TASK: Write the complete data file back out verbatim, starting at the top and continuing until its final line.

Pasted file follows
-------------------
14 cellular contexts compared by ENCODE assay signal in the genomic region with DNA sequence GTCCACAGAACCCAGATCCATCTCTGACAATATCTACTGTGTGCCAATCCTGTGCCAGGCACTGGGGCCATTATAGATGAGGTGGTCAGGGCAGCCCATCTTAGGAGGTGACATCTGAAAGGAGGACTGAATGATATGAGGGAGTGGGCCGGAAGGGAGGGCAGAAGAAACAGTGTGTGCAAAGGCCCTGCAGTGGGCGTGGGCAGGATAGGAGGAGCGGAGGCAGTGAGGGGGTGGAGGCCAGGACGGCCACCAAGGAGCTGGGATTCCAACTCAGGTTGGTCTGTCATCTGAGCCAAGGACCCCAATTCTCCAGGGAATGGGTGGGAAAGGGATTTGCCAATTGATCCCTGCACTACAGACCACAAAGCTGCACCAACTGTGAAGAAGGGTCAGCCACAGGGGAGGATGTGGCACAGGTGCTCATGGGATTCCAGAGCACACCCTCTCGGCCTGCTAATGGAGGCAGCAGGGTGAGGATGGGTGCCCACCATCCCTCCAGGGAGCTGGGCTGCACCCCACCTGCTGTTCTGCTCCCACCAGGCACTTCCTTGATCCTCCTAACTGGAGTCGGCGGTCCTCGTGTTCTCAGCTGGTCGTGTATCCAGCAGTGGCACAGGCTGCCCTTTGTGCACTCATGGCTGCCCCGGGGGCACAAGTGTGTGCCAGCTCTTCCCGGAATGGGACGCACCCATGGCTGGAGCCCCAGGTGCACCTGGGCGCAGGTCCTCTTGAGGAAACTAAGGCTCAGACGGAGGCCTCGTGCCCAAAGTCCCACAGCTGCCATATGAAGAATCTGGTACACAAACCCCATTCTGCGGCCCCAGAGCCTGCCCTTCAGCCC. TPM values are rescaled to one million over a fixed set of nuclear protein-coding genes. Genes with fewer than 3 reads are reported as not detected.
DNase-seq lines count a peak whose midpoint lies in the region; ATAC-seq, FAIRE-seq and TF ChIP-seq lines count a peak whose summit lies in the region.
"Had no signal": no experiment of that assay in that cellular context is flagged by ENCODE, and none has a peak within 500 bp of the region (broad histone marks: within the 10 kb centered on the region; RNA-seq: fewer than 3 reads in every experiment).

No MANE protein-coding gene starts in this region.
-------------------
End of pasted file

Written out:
14 cellular contexts compared by ENCODE assay signal in the genomic region with DNA sequence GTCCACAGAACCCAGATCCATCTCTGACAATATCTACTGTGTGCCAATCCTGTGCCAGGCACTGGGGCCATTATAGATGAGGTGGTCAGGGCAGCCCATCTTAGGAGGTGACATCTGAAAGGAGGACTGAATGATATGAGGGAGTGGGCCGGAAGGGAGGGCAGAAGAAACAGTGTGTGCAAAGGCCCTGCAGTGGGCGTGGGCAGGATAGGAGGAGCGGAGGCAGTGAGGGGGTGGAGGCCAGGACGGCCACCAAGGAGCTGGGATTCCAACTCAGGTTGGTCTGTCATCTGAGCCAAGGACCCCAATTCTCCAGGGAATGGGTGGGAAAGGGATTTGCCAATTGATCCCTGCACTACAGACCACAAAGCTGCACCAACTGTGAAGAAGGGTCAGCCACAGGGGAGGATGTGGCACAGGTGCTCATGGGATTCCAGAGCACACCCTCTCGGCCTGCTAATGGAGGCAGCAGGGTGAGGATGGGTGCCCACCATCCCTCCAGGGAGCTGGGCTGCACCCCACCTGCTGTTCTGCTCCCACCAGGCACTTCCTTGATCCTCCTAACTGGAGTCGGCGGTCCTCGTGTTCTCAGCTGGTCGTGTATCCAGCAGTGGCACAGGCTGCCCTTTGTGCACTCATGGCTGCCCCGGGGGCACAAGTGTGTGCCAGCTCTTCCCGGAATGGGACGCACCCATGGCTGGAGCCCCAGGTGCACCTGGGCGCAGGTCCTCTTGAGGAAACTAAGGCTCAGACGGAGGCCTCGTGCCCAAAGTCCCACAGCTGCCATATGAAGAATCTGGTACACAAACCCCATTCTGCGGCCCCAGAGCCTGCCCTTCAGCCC. TPM values are rescaled to one million over a fixed set of nuclear protein-coding genes. Genes with fewer than 3 reads are reported as not detected.
DNase-seq lines count a peak whose midpoint lies in the region; ATAC-seq, FAIRE-seq and TF ChIP-seq lines count a peak whose summit lies in the region.
"Had no signal": no experiment of that assay in that cellular context is flagged by ENCODE, and none has a peak within 500 bp of the region (broad histone marks: within the 10 kb centered on the region; RNA-seq: fewer than 3 reads in every experiment).

No MANE protein-coding gene starts in this region.